"A thorough crime scene investigation of the place where the body was found and an examination of Mr. Agner's truck thereafter revealed that the truck had in all likelihood been present when the criminal act at issue occurred at that place. According to Investigator Gary Theisen of the State Crime Lab, the width of the tire tracks that were discovered there corresponded very closely to the width of the tires on Mr. Agner's truck. Theisen further said that the spacing of certain scratches and dents on the vehicle significantly correlated with the measurements of damage done to trees growing close by the place where the corpse was found. Finally, the investigator concluded that based on his measurements of the tire tracks, of the damage done to the trees and to the truck and of the placement of the body of the deceased when it was discovered, it was Theisen's opinion that the truck had struck the body on at least one occasion.

"Another circumstance which connects Gibbons to this incident is an event that occurred on October 8, 1979, the same date on which Lloyd O. Agner was last seen alive. Late in the afternoon of that day Gibbons and some friends came into Cantrell's Grocery located in Blythe, Georgia. Mrs. Cantrell, the proprietress of the store who waited on Gibbons and his companions, said that he had an unusually large amount of money on his person at that time. More specifically, she said that he was a frequent patron of her business and that it was highly unusual for him to have or to spend as much cash as he possessed on that occasion.

"The above stated facts and circumstances surrounding Mr. Agner's death were the basis of the murder charge lodged against the defendant, Clifton Edward Gibbons, by the State of Georgia. All of the probative evidence brought forward at trial against the appellant was circumstantial in nature. The appellant did not call any evidence in his behalf which would have tended to show that he was not involved in this crime, and he did not himself take the stand and testify. The appellant was tried before a jury in the Superior Court of Burke County from June 17, to June 19, 1981 and was duly convicted of murder."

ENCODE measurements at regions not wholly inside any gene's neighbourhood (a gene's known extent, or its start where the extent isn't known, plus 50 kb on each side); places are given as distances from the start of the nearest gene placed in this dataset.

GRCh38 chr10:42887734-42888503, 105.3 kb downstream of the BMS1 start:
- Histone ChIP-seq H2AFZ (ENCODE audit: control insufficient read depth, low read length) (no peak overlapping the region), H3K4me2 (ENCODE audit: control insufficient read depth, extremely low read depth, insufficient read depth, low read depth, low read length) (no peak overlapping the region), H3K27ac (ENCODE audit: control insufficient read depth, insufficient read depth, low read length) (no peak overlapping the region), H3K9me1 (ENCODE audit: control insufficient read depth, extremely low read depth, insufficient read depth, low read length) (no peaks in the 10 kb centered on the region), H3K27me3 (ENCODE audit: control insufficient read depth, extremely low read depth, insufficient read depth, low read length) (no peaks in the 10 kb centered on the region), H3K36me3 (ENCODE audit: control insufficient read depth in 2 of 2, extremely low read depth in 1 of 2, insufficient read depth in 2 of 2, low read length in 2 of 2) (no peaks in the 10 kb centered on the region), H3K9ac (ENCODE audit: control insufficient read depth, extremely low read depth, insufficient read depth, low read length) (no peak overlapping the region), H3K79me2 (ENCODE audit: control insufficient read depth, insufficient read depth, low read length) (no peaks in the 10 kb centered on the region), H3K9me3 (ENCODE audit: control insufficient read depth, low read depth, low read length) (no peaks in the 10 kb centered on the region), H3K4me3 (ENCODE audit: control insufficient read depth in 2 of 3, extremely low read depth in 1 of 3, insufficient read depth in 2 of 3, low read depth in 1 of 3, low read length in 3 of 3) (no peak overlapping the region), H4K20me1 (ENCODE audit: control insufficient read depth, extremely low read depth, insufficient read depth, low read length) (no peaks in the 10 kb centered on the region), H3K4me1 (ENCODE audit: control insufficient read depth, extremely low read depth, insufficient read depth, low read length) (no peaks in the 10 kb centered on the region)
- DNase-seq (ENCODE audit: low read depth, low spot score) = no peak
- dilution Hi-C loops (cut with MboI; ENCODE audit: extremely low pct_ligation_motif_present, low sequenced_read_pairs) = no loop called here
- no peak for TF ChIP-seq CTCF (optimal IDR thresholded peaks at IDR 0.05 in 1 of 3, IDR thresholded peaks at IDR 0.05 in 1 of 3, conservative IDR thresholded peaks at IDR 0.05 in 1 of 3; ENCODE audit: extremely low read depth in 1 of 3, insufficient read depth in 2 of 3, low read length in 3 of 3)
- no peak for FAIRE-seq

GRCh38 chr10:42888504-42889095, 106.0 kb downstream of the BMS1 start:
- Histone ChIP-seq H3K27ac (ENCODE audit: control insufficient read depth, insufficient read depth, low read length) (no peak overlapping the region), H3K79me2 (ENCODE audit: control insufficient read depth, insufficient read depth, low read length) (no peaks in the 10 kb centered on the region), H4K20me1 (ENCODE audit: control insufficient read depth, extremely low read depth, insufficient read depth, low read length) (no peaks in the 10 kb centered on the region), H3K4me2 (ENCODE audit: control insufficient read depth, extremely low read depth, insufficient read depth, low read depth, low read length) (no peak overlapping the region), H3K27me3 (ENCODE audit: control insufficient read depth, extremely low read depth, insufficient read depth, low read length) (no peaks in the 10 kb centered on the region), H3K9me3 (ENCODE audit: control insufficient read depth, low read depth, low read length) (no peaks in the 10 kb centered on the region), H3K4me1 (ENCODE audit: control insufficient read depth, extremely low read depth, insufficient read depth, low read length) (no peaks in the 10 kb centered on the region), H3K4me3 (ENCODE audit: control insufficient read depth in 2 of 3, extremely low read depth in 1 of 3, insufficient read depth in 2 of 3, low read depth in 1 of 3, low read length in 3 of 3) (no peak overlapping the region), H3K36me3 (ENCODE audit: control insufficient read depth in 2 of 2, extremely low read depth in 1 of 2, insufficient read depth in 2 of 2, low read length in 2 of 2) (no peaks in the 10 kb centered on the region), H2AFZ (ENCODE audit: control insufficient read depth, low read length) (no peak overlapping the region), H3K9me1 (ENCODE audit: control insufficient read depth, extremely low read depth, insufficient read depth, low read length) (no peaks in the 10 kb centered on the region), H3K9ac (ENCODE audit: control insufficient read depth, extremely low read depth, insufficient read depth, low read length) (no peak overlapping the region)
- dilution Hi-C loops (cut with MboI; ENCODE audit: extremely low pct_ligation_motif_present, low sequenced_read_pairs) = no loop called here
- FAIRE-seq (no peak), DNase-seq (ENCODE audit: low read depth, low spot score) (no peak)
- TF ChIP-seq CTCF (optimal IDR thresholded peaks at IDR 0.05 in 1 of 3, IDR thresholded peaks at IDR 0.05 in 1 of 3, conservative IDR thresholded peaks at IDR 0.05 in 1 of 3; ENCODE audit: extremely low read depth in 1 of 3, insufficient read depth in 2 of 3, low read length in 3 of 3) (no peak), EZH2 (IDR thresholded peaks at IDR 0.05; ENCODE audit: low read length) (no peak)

In further illustration of the factual situation, we set out a portion of the Statement of Facts as contained in the brief filed by the Attorney General:

"Officer Dyke's investigation also revealed that in late September 1979 two black males who lived at the Roberson house [where appellant lived with his girlfriend, Alice Roberson, and her brother, Bobby Roberson] did plumbing work for Agner. At Roberson's house, Appellant told Officer Dyke that he was the one he needed to speak with and that he wanted to clear up the rumor that he had something to do with Agner's disappearance. Officer Dyke testified that prior to that time, he had not heard any such rumor. Appellant told Officer Dyke that he and Bobby Roberson had done plumbing work for Agner and during that time Agner's pistol disappeared. Appellant stated that he discovered that Bobby took the pistol, and Appellant returned it to Agner.

"Beginning on November 18, 1979 Officer Dyke interviewed Bobby Roberson approximately five times. Bobby told Officer Dyke and Larry Hendrix of the District Attorney's office in the Augusta Judicial Circuit that Appellant had told him that Agner was dead. Bobby stated that after he and Appellant did plumbing work for Agner, Appellant asked if he had seen 'all the money' that Agner had and told Bobby that he was going to get it. Several days later, Appellant was discussing Agner's disappearance with Bobby and stated that 'I can tell you something that will scare your heart out.' Appellant then told Bobby that Agner was dead. Appellant told Bobby that he and Agner went riding in Agner's truck and Appellant told Agner to stop. Appellant [told Bobby that he] walked around the truck and cut Agner's throat. Appellant [told Bobby that he] drove to a wooded area where he tied Agner to a tree and made him drink a pint of whiskey. Appellant did not give Bobby any further information about the murder.

"On the witness stand, Bobby refused to answer any questions asked by the State or the Court. After several discussions with the Court and counsel, Bobby denied giving any statements implicating Appellant in the murder.

"Alice Roberson, Appellant's girlfriend, and Bobby testified that Officer Dyke offered them a bribe. Officers Dyke and Hendrix denied any bribes or offers were made."

The statement of facts contained in Gibbons' brief is not materially inconsistent with the foregoing.

* * *

The evidence is amply sufficient to support a finding by a jury that Lloyd O. Agner...